The Southwestern Historical Quarterly, Volume 66, July 1962 - April, 1963

Southwestern Historical Quarterly

channel as the boundary line in accordance with common law
governing boundaries along streams where such a stream alone
is mentioned as constituting the boundary. The Department of
Justice intervened in behalf of the United States, claiming that
the south bank had been fixed as the northern boundary of
Texas, but that, as nothing had been said concerning the
southern boundary of Oklahoma, such boundary was in fact
the medial line of the channel.2
The case was tried before a special commissioner appointed
by the court in the fall of 1921. The case was argued April 25-27,
1922, and decided on January 15, 1923. A decree was entered on
March 12, 1923, and a commission was appointed on June 4,
1923, to lay out the boundary and also to map the medial line of
the channel. The report of the commission was received on April
25, 1924, and adopted on June 9, 1924.
As a basis for discussion of problems arising from the case, it
appears pertinent to quote excerpts from the record as found in
Cases Argued and Determined in the United States Supreme
Court October Term, 1922.
The boundary between Oklahoma and Texas, where they are sep-
arated by the Red River, is along the southern bank of such river. ...
The bank of the Red River, fixed as the boundary between the
states of Oklahoma and Texas, is the water-washed and relatively per-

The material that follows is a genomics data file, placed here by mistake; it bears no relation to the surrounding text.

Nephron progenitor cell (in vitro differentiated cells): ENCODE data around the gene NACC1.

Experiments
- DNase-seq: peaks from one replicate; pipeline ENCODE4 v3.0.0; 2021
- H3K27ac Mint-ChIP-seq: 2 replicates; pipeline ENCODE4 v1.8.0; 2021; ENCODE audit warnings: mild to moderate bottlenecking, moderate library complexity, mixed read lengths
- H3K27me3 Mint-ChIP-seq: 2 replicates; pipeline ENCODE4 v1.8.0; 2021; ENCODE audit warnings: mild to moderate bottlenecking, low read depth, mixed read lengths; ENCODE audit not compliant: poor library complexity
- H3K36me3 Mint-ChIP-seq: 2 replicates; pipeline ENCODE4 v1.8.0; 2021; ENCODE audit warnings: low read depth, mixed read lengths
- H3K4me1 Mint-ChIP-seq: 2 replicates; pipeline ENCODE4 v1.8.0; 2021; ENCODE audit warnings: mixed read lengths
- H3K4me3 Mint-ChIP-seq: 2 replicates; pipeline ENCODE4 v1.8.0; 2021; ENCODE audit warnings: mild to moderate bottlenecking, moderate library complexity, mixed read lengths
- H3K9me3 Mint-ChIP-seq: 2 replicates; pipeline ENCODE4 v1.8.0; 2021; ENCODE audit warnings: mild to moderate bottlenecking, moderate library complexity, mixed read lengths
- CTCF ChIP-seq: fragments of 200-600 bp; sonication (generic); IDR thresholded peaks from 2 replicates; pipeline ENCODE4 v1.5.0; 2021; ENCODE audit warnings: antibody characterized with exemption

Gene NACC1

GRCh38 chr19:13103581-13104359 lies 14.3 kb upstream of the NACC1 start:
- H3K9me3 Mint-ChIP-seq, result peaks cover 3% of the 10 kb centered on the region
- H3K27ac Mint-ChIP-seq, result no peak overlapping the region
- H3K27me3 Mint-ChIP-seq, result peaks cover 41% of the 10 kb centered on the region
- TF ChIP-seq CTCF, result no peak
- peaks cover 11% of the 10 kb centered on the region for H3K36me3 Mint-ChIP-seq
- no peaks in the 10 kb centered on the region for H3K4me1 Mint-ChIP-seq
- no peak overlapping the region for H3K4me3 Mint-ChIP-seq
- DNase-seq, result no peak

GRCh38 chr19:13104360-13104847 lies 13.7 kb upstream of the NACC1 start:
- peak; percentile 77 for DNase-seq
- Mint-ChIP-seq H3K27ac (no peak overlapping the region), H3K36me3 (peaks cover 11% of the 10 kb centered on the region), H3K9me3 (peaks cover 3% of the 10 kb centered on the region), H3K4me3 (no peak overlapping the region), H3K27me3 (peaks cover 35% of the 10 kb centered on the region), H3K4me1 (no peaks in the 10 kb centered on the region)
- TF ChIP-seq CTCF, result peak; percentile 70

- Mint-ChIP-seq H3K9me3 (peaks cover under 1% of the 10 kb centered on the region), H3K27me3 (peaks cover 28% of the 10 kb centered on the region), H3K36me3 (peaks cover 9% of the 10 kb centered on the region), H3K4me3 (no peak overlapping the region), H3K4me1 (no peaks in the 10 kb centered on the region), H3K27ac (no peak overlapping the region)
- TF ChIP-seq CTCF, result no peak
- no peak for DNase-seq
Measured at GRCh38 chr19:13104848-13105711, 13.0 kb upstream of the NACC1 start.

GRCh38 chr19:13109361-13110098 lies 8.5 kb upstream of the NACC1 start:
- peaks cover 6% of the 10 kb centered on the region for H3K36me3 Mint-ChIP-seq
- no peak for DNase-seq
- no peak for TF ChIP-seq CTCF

manent elevation or acclivity at the outer edge of the river bed, which
separates the bed of the river from the adjacent upland, and serves
to confine the waters within the bed, and to preserve the course of
the river. ...
The bed of a river is the area which is kept practically bare of
vegetation by the wash of the waters of the river from year to year in
their onward course, although parts of it are left dry for months at
a time. ...
The doctrine that a river continues to be a boundary, notwithstand-
ing erosion and accretion, applies to the Red River so far as it con-
stitutes a boundary between Oklahoma and Texas, notwithstanding
that, during periods of high water, the changes in the banks are
rapid and material. ...
One asserting material changes in the course of a boundary river,
which will affect the boundary, has the burden of proving them. ...
2The Supreme Court Reporter: Cases Argued and Determined in the United
State Supreme Court October Term, 1922 (St. Paul, 1924), XLIII, 376-378.

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Texas State Historical Association. The Southwestern Historical Quarterly, Volume 66, July 1962 - April, 1963. Austin, Texas. The Portal to Texas History. http://texashistory.unt.edu/ark:/67531/metapth101196/. Accessed September 3, 2015.